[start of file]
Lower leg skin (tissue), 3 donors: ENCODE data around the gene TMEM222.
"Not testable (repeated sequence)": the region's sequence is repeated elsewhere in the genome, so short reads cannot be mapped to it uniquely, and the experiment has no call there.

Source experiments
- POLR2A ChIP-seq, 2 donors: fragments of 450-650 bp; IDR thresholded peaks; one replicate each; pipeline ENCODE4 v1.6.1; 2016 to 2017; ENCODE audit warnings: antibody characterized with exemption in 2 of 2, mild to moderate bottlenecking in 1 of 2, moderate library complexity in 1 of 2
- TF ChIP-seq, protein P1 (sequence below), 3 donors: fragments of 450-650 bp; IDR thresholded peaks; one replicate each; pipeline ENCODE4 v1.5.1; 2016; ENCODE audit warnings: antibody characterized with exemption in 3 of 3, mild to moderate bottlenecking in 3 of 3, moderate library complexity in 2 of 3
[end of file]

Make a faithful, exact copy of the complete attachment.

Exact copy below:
Lower leg skin (tissue), 3 donors: ENCODE data around the gene TMEM222.
"Not testable (repeated sequence)": the region's sequence is repeated elsewhere in the genome, so short reads cannot be mapped to it uniquely, and the experiment has no call there.

Source experiments
- POLR2A ChIP-seq, 2 donors: fragments of 450-650 bp; IDR thresholded peaks; one replicate each; pipeline ENCODE4 v1.6.1; 2016 to 2017; ENCODE audit warnings: antibody characterized with exemption in 2 of 2, mild to moderate bottlenecking in 1 of 2, moderate library complexity in 1 of 2
- TF ChIP-seq, protein P1 (sequence below), 3 donors: fragments of 450-650 bp; IDR thresholded peaks; one replicate each; pipeline ENCODE4 v1.5.1; 2016; ENCODE audit warnings: antibody characterized with exemption in 3 of 3, mild to moderate bottlenecking in 3 of 3, moderate library complexity in 2 of 3